Subway is MMB's largest account ever, says MMB managing director Chad Caufield, who oversees the account, though he declined to specify its financial value to the agency. Subway spent about $357.7 million on ad time in 2006, according to TNS Media Intelligence.
While privately held Subway doesn't release financial results publicly, "we have seen sales jump because of the advertising," says Ted Wirth, director of creative services for Subway Franchisee Advertising Fund Trust, which oversees marketing for the chain. Subway's 2006 US sales of about $7.7 billion put it behind only McDonald's, Burger King, and Wendy's, according to Technomic Inc., a Chicago food-service consultancy, but its sales growth for that year was bigger than any of those burger rivals.
Before the chain latched onto MMB, ads featuring Fogle talking about losing weight had begun to drift. In 2003, Subway's franchisees and executives at its ad agencies were pushing to try something new, even wild.
The result? TV commercials sporting a guy in a cheerleading tutu telling viewers it was OK to eat indulgent food elsewhere if they made Subway part of their regular routine. The ads were head-scratchers; viewers could not comprehend them easily. Subway quickly dumped the well-regarded agency that created them, Minneapolis-based Fallon Worldwide. But matters grew worse when Subway turned to another big name, San Francisco's Goodby, Silverstein & Partners, and didn't hit it off there either. In addition to lackluster commercials, Subway was developing a reputation as a mercurial client.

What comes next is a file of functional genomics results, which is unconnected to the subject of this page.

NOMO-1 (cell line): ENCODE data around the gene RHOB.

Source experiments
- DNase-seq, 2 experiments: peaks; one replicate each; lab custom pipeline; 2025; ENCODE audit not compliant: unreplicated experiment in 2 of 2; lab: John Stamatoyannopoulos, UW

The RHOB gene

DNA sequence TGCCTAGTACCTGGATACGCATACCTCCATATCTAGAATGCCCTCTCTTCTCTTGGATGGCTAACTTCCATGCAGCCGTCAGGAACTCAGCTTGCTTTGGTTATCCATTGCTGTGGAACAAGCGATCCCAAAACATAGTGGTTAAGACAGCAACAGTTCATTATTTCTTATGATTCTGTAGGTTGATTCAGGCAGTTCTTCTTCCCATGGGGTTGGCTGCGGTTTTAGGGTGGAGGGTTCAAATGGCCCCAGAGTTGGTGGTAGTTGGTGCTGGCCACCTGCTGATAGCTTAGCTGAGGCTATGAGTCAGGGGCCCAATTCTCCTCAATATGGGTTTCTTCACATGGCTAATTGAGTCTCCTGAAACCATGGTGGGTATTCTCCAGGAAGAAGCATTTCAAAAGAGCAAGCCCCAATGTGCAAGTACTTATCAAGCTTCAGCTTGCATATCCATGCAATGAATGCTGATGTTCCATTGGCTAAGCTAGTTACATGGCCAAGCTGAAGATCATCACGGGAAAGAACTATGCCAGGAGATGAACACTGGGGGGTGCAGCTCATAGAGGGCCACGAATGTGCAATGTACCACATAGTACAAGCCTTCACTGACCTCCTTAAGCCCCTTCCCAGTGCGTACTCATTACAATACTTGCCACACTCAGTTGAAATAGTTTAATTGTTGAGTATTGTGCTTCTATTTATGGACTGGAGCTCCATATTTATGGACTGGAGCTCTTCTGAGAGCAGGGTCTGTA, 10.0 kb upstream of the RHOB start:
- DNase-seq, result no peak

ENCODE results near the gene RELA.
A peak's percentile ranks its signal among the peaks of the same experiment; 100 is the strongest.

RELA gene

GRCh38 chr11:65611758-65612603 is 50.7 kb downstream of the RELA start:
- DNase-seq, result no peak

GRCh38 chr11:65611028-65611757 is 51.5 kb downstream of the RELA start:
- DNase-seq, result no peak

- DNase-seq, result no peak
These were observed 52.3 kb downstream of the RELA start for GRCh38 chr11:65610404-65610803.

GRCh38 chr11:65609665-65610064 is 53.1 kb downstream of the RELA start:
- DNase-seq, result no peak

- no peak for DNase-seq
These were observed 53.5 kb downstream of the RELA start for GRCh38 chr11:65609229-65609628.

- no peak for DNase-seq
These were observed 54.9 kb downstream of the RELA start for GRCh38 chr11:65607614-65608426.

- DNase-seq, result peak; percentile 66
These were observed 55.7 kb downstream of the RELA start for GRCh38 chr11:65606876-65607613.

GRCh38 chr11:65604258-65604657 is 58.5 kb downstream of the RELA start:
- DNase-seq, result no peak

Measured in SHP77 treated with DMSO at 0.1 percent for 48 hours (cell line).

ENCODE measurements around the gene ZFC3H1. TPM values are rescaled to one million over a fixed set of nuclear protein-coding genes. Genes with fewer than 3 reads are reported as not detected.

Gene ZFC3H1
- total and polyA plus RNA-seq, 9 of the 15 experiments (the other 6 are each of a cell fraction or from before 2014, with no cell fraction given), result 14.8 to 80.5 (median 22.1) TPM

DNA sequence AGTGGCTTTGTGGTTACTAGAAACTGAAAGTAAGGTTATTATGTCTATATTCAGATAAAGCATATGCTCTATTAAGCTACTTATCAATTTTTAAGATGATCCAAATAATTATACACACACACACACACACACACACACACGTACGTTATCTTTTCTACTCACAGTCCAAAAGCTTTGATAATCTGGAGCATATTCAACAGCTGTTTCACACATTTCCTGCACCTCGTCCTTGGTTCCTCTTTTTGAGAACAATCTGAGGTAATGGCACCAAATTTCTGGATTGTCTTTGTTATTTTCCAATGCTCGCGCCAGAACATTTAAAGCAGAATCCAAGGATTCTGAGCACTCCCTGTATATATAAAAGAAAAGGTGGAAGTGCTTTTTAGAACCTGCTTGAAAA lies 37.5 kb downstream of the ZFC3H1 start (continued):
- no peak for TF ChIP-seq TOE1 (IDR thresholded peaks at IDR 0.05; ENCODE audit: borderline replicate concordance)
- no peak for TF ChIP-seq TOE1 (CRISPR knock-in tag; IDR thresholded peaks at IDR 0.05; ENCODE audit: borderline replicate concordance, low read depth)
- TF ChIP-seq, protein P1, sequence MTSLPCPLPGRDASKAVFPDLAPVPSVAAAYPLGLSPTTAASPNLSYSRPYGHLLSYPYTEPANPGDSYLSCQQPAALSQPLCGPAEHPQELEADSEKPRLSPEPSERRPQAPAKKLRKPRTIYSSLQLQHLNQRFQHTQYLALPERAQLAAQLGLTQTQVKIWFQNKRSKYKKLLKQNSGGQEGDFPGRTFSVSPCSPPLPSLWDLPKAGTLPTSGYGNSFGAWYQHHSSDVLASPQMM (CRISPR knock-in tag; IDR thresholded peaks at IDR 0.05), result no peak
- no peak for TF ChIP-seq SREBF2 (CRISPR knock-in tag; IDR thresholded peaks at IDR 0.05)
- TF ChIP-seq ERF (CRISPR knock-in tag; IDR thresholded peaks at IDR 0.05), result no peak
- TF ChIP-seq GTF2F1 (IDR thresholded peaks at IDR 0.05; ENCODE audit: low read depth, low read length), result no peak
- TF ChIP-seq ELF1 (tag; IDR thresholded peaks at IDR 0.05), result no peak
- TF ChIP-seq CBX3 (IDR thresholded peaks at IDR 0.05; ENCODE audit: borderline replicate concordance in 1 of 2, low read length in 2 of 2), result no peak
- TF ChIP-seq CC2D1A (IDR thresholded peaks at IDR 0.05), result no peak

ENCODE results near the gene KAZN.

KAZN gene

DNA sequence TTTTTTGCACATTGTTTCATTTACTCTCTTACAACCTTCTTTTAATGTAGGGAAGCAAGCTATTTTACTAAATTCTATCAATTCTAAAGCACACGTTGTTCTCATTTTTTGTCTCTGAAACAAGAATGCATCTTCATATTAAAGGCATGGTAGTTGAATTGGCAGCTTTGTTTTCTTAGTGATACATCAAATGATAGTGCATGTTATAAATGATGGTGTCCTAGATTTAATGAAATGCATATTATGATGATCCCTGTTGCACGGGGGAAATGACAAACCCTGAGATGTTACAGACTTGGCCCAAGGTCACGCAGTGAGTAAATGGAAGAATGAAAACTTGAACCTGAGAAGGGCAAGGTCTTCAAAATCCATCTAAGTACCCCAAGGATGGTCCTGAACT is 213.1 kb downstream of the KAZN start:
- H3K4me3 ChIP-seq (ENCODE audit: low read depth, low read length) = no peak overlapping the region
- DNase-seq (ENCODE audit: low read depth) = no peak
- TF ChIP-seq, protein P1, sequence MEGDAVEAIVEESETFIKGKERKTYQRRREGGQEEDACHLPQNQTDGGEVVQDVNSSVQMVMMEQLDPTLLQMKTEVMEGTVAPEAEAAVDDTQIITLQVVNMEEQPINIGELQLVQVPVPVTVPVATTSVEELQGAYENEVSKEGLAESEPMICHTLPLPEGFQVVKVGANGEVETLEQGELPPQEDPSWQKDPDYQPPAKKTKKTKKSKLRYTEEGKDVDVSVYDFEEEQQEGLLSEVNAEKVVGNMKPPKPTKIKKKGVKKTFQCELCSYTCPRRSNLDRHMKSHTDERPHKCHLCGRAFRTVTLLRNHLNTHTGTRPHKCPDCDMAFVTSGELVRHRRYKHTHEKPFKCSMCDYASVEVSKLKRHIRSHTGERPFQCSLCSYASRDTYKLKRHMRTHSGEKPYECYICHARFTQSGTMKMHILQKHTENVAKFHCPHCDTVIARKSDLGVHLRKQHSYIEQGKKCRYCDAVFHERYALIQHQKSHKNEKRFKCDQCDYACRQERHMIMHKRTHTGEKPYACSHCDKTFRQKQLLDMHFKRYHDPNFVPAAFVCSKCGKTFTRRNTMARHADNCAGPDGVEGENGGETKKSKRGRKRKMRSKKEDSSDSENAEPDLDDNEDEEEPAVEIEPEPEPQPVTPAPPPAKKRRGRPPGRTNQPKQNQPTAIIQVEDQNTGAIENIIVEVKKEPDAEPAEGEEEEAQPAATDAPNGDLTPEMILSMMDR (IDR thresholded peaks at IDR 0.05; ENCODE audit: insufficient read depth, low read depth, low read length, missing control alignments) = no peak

The kooky cheerleader "was really abstract and not appropriate," recalls Chris Carroll, who oversaw marketing for Subway and brought MMB on board in 2003 to do project work for the chain. (One notable effort featured Herman and Sherman Smith, weight-losing twins from New Orleans.)
Franchisees and ad executives kept saying, "We have got to evolve it. We need cutting-edge," says Carroll, now chief marketing officer at rival sandwich chain Cosi Inc. "What Fred convinced us was, 'No you don't. You're a very simple brand, and you need to ground yourself.' "
Originally known as McCarthy Mambro Bertino, the agency was founded in 2001 by Bertino, a veteran of Boston ad shop Hill Holliday, and his partners. The group consisted of "a couple of big agency refugees who wanted to get back" to the business of devising marketing strategy, says Caufield of MMB.